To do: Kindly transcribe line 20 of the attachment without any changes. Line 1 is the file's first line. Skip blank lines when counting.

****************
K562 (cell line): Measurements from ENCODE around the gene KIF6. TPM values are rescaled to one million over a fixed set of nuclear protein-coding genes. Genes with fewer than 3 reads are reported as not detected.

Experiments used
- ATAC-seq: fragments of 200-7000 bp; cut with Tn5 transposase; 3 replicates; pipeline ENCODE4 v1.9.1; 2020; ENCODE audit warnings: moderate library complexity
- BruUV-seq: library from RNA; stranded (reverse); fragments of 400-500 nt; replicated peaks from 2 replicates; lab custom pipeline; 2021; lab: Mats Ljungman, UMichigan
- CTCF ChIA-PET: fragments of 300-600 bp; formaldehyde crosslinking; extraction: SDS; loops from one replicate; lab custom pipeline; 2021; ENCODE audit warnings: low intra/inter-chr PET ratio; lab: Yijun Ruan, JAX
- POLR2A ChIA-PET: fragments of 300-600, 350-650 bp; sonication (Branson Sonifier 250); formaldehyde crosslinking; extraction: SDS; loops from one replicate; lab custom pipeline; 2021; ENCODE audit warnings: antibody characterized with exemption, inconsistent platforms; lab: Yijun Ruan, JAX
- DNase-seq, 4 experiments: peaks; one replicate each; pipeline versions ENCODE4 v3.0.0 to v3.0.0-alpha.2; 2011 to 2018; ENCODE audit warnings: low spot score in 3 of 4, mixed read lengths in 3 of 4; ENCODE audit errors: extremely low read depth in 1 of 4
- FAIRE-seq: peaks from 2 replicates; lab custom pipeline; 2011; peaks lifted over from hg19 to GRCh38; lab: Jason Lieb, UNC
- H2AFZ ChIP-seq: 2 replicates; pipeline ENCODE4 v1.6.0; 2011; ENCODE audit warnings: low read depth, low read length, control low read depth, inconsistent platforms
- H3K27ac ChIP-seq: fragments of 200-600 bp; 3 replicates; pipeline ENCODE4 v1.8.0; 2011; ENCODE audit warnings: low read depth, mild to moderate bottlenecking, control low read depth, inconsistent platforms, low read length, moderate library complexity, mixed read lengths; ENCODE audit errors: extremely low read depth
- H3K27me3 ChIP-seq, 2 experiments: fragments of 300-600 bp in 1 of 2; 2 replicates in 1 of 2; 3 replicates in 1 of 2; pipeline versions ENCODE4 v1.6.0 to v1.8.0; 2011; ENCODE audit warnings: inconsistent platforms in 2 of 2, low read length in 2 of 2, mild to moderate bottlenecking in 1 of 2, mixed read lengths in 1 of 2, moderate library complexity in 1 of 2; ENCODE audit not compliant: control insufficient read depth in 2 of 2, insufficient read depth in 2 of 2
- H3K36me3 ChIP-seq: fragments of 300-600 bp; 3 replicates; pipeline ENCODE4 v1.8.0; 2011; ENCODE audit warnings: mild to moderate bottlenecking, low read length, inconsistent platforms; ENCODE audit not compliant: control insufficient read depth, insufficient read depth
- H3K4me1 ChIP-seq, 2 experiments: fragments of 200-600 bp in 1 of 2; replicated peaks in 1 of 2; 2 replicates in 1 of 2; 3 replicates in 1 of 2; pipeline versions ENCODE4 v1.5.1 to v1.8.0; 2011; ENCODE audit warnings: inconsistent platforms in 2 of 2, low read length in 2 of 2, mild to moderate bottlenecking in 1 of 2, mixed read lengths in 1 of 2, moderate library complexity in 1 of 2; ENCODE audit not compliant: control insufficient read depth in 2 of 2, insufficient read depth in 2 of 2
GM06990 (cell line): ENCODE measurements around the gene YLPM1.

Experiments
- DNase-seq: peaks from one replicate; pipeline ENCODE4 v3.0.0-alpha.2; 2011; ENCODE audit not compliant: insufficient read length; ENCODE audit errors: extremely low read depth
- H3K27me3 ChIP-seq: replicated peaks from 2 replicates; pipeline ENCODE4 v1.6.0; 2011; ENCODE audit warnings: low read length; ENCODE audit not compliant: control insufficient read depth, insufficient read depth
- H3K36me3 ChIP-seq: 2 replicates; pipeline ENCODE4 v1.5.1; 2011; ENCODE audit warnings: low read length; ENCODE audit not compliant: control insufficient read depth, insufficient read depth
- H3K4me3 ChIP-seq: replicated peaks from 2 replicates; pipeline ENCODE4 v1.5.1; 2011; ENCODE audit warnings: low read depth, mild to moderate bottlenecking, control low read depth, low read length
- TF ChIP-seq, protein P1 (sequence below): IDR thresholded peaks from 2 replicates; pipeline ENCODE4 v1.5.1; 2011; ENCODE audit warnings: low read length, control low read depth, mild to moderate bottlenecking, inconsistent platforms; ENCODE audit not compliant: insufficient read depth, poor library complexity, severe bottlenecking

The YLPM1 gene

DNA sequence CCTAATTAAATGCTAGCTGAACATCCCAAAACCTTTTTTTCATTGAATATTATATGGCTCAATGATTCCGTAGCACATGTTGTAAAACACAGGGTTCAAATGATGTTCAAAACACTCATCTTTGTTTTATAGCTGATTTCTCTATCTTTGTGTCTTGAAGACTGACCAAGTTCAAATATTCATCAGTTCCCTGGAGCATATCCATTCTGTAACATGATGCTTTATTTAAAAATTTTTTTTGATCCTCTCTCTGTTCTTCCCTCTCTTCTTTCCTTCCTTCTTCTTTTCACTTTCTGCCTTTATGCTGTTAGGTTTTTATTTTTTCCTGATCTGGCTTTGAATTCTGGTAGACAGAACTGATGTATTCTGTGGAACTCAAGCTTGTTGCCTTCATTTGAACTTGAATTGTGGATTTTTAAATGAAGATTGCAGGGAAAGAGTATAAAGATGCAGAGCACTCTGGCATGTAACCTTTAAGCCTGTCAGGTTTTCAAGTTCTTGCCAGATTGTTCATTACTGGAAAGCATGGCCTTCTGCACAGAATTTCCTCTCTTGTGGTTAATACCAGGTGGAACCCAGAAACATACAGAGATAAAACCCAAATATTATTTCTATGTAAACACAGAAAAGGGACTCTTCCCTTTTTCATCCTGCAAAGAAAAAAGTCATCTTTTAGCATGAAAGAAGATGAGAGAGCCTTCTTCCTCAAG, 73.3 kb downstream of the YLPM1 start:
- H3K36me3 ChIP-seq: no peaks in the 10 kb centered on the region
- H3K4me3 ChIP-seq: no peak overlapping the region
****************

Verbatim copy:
- TF ChIP-seq, protein P1 (sequence below): IDR thresholded peaks from 2 replicates; pipeline ENCODE4 v1.5.1; 2011; ENCODE audit warnings: low read length, control low read depth, mild to moderate bottlenecking, inconsistent platforms; ENCODE audit not compliant: insufficient read depth, poor library complexity, severe bottlenecking